More Americans believe that President Donald Trump’s 2016 campaign was spied on than don’t, according to a Morning Consult/Politico poll published Wednesday.
The survey revealed that 38% of American voters believe President Donald Trump when he claims that his campaign was spied on by the Obama administration, compared to only 28% of voters who don’t believe him. An additional 35% either don’t know or have no opinion on the matter. (RELATED: Blowback From Spying On Trump Campaign Will Eclipse Russiagate, Geraldo Rivera Says)
The majority of voters have heard of the issue to some extent: 26% of respondents reported they heard or read “a lot” about Attorney General William Barr’s claim about spying; 32% reported they had seen or heard “some” reporting on the issue; 20% reported they hadn’t seen or heard much about it; and 21% confessed to not knowing anything about the comments, or Trump’s assertion.
“I think spying on a political campaign is a big deal,” he claimed. Democratic Sen. Jeanne Shaheen pushed back, asking if the attorney general believed that spying did actually happen.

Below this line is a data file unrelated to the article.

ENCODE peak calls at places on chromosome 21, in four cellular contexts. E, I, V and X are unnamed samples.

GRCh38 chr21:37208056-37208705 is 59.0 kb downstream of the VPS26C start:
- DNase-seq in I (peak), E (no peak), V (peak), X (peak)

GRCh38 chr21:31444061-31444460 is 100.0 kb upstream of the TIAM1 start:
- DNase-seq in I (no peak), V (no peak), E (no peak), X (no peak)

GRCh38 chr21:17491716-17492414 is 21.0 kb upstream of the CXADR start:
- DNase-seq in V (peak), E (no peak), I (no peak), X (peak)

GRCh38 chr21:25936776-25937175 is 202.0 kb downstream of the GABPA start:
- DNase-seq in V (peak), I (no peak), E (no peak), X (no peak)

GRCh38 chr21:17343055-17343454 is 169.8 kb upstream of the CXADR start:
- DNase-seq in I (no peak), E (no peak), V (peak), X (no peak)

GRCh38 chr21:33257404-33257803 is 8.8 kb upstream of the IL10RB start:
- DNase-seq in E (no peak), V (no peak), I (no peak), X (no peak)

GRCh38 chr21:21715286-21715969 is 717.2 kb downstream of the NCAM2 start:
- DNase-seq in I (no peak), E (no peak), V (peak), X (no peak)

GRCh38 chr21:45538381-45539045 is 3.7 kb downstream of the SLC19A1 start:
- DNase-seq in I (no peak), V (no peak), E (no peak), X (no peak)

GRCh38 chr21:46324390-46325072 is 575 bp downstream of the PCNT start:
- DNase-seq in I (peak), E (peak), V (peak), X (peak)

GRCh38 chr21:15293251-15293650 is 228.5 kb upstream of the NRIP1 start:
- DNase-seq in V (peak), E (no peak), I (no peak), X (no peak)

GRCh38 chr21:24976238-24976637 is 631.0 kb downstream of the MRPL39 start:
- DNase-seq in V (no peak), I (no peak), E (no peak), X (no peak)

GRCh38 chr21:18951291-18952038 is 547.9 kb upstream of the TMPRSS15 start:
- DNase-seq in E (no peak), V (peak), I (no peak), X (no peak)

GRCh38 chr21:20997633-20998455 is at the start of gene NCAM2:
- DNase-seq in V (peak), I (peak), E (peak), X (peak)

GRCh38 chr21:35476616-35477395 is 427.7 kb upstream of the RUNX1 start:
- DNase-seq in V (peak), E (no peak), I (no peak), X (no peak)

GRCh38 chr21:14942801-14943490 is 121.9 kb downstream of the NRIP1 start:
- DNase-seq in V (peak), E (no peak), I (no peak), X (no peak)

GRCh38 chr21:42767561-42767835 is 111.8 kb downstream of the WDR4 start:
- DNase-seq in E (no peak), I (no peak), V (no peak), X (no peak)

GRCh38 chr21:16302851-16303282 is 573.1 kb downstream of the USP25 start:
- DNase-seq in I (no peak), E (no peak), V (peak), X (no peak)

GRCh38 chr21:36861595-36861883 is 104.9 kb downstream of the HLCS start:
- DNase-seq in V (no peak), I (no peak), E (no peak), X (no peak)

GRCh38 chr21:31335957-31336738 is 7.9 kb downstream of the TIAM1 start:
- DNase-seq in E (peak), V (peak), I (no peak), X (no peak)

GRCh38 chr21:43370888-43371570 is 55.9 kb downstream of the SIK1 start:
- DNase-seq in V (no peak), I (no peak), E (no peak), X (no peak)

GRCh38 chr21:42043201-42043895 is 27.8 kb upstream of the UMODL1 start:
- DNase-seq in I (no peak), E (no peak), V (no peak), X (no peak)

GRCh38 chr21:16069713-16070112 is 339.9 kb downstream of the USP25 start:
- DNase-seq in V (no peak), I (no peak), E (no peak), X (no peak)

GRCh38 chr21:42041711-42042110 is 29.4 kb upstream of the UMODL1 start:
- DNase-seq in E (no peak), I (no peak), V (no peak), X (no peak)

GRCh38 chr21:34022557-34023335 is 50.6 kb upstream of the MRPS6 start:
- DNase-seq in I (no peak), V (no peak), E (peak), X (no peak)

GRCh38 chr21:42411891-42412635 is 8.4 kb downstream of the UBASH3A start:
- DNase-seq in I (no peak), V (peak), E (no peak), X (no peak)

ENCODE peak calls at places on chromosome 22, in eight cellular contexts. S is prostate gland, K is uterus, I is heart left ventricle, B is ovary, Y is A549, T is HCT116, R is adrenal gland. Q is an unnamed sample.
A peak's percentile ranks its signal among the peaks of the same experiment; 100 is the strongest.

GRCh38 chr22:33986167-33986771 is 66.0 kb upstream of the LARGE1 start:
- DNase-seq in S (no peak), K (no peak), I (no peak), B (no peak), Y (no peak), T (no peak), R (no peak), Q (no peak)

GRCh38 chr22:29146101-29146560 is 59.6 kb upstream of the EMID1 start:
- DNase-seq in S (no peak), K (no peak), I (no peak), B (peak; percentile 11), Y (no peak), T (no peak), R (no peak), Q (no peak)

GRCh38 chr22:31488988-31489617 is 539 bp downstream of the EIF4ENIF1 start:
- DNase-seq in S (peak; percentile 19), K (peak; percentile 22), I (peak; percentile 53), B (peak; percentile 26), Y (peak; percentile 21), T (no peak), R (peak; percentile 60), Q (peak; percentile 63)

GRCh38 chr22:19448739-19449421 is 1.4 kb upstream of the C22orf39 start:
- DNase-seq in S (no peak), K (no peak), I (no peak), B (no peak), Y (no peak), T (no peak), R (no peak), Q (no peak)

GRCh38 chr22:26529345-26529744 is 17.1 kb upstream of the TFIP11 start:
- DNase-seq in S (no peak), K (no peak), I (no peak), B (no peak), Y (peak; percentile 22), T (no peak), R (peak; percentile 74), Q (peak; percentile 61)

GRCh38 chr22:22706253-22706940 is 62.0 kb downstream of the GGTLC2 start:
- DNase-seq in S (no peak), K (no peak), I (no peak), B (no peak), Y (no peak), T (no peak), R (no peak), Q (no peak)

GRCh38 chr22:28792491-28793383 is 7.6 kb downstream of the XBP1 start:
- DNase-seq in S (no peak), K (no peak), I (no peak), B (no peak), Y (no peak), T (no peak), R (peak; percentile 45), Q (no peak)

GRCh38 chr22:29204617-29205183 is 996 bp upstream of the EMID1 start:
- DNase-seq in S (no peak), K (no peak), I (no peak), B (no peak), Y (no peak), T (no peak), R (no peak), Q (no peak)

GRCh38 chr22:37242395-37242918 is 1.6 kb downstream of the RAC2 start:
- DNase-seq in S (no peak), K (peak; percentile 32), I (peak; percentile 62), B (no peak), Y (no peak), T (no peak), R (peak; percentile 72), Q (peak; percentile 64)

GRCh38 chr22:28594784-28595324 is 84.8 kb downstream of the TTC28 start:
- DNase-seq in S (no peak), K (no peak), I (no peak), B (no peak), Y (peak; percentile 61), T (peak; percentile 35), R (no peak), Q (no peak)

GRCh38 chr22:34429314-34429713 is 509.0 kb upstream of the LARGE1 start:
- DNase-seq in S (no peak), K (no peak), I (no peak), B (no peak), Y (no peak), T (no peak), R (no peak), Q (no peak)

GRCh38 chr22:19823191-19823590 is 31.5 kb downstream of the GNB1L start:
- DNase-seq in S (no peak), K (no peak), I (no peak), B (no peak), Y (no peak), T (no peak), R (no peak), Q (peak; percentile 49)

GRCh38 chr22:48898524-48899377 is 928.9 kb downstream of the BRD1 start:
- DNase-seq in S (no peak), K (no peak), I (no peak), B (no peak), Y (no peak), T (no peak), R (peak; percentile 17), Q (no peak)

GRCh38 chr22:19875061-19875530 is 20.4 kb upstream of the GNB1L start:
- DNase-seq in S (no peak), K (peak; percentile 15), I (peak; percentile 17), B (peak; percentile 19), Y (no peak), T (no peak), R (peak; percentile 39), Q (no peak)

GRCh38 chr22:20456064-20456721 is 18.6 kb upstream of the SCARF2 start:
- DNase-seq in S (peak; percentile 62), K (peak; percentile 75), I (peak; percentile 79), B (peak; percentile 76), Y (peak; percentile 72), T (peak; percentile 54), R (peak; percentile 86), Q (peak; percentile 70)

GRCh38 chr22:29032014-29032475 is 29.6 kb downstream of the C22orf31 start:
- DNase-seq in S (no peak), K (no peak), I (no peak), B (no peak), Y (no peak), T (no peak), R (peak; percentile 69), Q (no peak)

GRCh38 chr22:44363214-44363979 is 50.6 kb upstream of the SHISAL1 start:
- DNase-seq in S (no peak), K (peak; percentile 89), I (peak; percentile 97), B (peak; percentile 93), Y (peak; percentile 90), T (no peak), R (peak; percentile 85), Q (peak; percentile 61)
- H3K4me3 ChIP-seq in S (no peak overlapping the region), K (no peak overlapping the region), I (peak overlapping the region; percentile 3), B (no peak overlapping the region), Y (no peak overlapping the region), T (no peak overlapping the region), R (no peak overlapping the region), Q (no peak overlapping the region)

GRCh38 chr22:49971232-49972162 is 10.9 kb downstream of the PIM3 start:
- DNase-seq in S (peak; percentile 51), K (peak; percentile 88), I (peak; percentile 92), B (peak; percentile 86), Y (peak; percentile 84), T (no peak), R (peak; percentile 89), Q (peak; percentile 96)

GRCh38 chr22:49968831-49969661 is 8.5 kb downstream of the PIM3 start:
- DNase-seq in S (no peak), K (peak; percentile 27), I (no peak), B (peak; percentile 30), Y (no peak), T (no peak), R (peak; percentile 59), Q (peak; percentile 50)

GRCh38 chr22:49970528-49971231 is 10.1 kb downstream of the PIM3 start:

“I think spying did occur. Yes, I think spying did occur. But the question is whether it was predicated, adequately predicated,” Barr said. “I’m not suggesting it wasn’t adequately predicated, but I need to explore that.”
It was later revealed that Barr commissioned a team of FBI agents to investigate whether or not the agency spied on the Trump campaign, according to a report from Fox News.
Former Director of National Intelligence James Clapper asserted that Barr’s arguments were “stunning and scary” in an interview with Anderson Cooper last week.
“I thought it was both stunning and scary. I was amazed at that and rather disappointed that the attorney general would say such a thing. The term ‘spying’ has all kinds of negative connotations and I have to believe he chose that term deliberately,” Clapper said during the interview.
Morning Consult surveyed 1,998 registered voters nationwide from April 12 through April 14. The poll had a margin of error of 2 percentage points in either direction.